“The road construction sector has reached a certain level of maturity. But it faces challenges... Hence, the government has decided to constitute a regulatory authority for the road sector,” said Finance Minister P. Chidambaram in his recent budget speech. The FM further stated that bottlenecks stalling road projects have been addressed and 3,000 km of road projects in Gujarat, MP, Maharashtra, Rajasthan and UP will be awarded in the first six months of FY2013-14. While the FM expects Rs.55,000 billion investment in infrastructure during the 12th Five-Year plan, and 47% of it from the private sector, companies are not as confident. Reason being that many infrastructure investments are stuck at various stages of approvals due to regulatory hurdles.

On its part, the Ministry of Road Transport and Highways (MoRTH) has finalised a proposal for awarding projects under a modified engineering procurement and construction (EPC) mode. “To overcome the economic slowdown in this sector, MoRTH has finalised a proposal for awarding projects under new modified turnkey EPC mode under 100% government funding in cases where there are no takers under BOT (toll) mode,” said the Economic Survey 2012-13, tabled in Parliament. This mode of delivery will also take care of cost and time overruns and the ministry has pinned all its hopes on the EPC mode. Under the EPC model, the government spends the entire money required to build roads so as to attract builders who are shying away from highways projects for want of funds. The Survey also suggests easing exit norms for developers. Detailing steps to boost the sector, it said the NHAI Board has approved formation of an expert settlement advisory committee for one-time settlement of old cases pending in courts.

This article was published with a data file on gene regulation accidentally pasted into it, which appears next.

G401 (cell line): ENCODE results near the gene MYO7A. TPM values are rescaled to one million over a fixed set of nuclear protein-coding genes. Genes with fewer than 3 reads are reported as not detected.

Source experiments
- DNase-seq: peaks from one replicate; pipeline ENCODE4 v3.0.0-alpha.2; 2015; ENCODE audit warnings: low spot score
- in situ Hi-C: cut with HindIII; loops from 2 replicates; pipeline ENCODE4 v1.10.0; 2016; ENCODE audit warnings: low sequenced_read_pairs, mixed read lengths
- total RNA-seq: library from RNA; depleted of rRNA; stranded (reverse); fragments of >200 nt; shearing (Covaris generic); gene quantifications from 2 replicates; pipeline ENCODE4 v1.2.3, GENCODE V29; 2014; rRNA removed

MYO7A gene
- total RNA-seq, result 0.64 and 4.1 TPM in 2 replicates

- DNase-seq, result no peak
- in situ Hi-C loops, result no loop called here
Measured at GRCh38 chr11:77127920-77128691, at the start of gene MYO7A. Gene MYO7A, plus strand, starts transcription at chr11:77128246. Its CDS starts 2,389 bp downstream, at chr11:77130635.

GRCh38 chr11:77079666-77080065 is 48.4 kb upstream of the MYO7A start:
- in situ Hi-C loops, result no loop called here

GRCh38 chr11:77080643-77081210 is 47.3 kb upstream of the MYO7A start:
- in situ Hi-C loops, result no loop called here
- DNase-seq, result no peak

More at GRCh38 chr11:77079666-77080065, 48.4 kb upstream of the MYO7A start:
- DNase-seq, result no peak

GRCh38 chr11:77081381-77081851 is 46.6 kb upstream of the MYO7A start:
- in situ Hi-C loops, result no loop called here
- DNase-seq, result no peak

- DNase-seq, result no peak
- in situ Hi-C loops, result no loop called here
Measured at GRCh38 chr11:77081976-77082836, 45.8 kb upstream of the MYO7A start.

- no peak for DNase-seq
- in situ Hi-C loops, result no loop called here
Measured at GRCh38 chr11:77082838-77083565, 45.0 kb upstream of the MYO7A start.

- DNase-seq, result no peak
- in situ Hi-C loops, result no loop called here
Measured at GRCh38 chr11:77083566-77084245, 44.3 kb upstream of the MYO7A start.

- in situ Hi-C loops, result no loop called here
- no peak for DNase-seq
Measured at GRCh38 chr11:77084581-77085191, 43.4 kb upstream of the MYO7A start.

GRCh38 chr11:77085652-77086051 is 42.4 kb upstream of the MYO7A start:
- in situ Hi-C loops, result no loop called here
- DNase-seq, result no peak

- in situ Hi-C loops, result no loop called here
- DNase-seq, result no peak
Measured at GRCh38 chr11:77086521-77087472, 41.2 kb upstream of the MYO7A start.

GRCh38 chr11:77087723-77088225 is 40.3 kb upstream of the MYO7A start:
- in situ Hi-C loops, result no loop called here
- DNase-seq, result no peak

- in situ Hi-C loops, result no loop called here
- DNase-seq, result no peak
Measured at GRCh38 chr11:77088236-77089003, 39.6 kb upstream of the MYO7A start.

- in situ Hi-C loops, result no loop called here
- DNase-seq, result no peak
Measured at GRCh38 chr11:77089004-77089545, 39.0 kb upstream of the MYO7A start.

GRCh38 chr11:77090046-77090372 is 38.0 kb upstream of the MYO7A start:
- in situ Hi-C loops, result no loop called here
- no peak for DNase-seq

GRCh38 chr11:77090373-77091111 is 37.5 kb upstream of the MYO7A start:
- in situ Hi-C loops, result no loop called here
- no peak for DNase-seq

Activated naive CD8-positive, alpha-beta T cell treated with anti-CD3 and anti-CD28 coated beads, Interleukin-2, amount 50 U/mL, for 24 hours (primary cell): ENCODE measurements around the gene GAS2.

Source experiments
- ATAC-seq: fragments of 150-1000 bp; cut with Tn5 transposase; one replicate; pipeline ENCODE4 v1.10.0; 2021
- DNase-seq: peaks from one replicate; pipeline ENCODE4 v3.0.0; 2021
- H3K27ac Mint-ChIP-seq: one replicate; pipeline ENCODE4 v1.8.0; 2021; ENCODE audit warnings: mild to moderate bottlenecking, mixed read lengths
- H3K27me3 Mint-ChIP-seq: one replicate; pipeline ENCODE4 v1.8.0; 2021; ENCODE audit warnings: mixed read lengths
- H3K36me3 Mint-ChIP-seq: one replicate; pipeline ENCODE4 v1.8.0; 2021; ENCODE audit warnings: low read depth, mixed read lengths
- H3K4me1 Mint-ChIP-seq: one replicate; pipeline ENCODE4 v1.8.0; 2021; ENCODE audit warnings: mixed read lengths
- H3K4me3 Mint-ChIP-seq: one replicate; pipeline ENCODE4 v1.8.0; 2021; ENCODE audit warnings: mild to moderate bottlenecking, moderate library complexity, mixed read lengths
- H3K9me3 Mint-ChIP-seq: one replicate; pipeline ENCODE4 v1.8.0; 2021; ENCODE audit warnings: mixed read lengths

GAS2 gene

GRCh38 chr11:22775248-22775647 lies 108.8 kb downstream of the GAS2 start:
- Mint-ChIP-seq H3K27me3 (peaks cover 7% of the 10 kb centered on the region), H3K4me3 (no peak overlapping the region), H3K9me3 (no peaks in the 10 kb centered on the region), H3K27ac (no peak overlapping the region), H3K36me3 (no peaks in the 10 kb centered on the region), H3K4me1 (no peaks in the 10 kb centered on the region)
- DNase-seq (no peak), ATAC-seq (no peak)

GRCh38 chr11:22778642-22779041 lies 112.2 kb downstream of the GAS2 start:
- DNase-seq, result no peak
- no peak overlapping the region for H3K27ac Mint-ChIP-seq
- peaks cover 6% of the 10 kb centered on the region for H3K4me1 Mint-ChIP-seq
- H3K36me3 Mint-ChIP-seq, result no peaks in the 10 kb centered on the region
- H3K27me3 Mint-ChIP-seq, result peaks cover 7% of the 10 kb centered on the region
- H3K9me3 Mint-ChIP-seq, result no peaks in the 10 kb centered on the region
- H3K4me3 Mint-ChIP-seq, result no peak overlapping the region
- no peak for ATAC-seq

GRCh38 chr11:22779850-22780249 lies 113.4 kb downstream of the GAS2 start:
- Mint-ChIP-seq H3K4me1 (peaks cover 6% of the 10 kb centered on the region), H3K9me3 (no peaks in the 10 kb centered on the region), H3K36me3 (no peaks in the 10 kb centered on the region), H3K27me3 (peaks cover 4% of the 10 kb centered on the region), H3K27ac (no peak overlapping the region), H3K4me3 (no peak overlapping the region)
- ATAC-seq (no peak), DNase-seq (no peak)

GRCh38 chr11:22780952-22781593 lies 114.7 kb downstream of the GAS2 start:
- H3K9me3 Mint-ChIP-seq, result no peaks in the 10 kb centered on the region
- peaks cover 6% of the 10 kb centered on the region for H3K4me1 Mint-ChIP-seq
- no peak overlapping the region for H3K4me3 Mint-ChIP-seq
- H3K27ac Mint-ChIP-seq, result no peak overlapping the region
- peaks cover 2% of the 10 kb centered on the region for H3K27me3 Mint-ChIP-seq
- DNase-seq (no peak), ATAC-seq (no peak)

While the EPC mode is the only hope for the government has at present, only an unlikely-to-occur wave of optimism can increase private investments. With no clear signals of a rebound in the economy, banks having put the brakes on lending to this sector, and no clear intent on behalf of the government to rescue projects, there is actually little hope to rescue the highways in India. [So the next time your car hits a rough patch, you know whom to bless.]

parimal.peeyush@planmanmedia.com

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Issue Dated: Feb 5, 2017